Australia’s top winter sport Para-athletes have set up bases in Finland and Austria as they seek the edge that will earn them selection to the Australian Paralympic Team for the Beijing Winter Games, which starts in 100 days.
Barely six months after our Summer Para-athletes captured the nation’s attention with their feats at the Tokyo Paralympics, a small but equally determined team will aim to consolidate Australia’s steady rise in snow sports. The Australian Winter Team finished 15th on the medal table at PyeongChang 2018 with one gold and four bronze medals.
“As with our Summer Paralympic Team, our Winter Para-athletes have had to be incredibly resourceful over the past couple of years,” Chef de Mission Kate McLoughlin said.
“It’s been inspiring to see the way they’ve gone about seeking to be in peak form at the right time to put themselves in the best position for selection when competing internationally has been for the most part impossible.”
Australia is likely to send a team of 10 to 12 athletes and sighted guides to Beijing to compete in alpine skiing and snowboarding. The Games begins on March 4 and will feature 78 events across five sports: alpine skiing and snowboarding, as well as Nordic skiing, Para-ice hockey and wheelchair curling.
Among those chasing selection are dual 2018 Paralympic bronze medallist and four-time Alpine Skiing World Champion Melissa Perrine, three-time Winter Paralympian and 2017 Alpine Skiing World Champion Mitchell Gourley and snowboarding star Ben Tudhope, who is aiming to compete at his third Games aged just 21.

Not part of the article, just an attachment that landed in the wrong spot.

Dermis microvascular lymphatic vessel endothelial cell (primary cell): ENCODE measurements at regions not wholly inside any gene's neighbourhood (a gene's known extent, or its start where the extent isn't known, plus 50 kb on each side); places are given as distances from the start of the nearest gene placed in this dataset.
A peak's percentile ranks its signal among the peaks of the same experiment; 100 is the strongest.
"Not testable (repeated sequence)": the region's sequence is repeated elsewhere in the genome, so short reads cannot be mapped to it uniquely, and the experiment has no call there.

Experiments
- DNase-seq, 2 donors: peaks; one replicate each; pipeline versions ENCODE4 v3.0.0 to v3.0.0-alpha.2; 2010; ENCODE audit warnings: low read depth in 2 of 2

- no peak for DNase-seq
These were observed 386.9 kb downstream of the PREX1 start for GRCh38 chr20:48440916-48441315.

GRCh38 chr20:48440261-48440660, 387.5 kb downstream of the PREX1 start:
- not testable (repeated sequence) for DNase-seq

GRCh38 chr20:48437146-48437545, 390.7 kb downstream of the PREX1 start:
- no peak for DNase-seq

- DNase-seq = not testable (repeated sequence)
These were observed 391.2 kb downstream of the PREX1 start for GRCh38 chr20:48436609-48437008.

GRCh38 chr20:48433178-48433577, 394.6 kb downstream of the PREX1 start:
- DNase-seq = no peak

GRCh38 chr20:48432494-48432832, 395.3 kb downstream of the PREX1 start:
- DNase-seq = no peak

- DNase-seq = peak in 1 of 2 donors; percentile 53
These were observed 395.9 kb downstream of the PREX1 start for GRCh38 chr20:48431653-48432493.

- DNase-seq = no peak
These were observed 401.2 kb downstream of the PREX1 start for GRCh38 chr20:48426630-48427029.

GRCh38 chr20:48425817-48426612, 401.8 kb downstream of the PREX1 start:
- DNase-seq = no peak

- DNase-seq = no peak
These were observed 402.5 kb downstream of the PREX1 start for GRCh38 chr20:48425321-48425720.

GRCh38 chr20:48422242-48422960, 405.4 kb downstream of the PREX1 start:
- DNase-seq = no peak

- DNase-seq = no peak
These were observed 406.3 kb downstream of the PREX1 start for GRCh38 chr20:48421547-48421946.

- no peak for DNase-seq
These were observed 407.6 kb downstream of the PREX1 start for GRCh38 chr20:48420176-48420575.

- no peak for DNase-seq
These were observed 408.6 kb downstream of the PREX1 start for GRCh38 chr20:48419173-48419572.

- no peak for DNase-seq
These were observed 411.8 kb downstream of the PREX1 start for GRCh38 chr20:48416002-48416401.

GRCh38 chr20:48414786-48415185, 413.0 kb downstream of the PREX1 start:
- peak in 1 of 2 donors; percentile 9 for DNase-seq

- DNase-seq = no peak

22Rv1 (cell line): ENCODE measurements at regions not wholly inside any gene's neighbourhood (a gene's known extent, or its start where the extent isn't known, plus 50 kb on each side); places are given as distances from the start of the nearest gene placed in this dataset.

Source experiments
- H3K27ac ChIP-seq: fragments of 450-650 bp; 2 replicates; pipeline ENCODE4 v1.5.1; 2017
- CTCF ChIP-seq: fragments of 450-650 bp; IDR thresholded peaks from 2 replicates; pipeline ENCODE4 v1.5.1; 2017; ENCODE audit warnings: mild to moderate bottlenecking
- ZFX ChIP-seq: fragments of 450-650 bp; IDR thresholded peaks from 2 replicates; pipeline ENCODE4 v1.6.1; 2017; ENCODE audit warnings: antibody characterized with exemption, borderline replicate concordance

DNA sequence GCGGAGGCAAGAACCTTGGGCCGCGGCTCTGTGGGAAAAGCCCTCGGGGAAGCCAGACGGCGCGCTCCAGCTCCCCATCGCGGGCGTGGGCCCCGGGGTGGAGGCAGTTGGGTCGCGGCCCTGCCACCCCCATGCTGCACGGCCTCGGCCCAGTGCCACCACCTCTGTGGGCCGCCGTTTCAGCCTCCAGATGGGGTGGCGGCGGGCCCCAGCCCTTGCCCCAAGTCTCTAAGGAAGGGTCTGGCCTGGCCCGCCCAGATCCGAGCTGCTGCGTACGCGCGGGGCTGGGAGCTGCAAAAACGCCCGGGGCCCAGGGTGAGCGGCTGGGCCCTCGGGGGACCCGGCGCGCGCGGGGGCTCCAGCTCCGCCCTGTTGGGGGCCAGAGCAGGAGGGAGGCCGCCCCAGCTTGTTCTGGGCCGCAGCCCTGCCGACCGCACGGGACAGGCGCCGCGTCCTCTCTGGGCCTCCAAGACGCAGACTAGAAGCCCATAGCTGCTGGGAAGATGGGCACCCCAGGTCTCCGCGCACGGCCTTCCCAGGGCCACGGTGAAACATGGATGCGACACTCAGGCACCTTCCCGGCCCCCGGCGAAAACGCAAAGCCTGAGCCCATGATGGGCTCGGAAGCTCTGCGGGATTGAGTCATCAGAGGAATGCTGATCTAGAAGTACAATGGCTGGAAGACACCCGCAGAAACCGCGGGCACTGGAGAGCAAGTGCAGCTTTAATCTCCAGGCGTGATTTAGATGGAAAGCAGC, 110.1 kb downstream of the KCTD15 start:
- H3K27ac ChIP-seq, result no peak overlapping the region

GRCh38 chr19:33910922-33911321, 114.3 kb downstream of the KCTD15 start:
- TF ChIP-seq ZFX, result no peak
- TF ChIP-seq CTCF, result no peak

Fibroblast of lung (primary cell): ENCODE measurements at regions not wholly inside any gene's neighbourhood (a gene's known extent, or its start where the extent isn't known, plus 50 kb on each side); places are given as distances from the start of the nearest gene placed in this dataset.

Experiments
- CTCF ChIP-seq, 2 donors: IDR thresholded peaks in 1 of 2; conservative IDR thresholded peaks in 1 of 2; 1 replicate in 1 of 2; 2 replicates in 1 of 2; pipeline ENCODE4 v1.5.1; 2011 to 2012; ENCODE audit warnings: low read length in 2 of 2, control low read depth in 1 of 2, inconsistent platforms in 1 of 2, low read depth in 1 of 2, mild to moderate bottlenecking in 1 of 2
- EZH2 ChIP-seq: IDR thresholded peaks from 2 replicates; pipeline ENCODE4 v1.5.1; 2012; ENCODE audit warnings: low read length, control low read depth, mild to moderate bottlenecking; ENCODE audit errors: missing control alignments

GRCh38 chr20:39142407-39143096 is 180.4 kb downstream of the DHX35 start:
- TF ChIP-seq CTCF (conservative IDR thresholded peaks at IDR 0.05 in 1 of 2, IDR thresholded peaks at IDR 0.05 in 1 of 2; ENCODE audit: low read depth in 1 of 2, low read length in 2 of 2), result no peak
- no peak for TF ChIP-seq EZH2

The snowboarding team is in Finland and the alpine skiing contingent is in Austria.
McLoughlin, the first woman to be appointed Australian Winter Paralympic Team Chef de Mission, said the Winter Team would be announced soon. The last competition before the Games is the Alpine Skiing World Cup event in Veysonnaz, Switzerland, from February 5 to 14.
“All our athletes vying for selection have departed for the European season now, where the vast majority of them are on international snow for the first time in well over 18 months, getting ready to compete in the final events before the Paralympics,” McLoughlin said.
“Logistically, we’re preparing well for Beijing 2022 where, for the first time, the Paralympic Villages will be split, one in Yangqing, where alpine skiing will be held, and one in Zhangjiakou, which will be home to snowboarding.
“The venues are about 120 kilometres apart, so we have the challenge of replicating services at each and also making sure our Covid protocols are in line with the Beijing Organising Committee’s Playbook. We’re on the right track towards having everything in place to make sure our athletes are safe and secure and have the best possible high performance environment.”
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Paralympics Australia Chief Executive Lynne Anderson said Beijing 2022 would be an important step in the continuing development of Australian Winter Para-sport.
“The 100 Days To Go mark is really the time when it starts to sink in that Games are around the corner. It’s such an exciting milestone,” Anderson said.
“Snow Australia has been working hard to prepare our top athletes amid challenging circumstances and I’m eager to see how that translates onto the snow against the world’s best. Winter sport is an area in which Australia has long punched above its weight and I’m backing our team to do the same again.
“I’m grateful for the work Snow Australia is doing and I know PA is keen to build our partnership with them as we develop the next generations of Winter Para-athletes, many of whom will no doubt be watching coverage of the Games on television in March.”
Australia has participated at every Winter Paralympics since the first in 1976. Our best performance at a Winter Games was at Salt Lake City in 2002, where Michael Milton won four of his six career Paralympic gold medals, Bart Bunting won two gold medals and Australia finished eighth in the world.
By: David Sygall, Paralympics Australia
Posted: 24 November 2021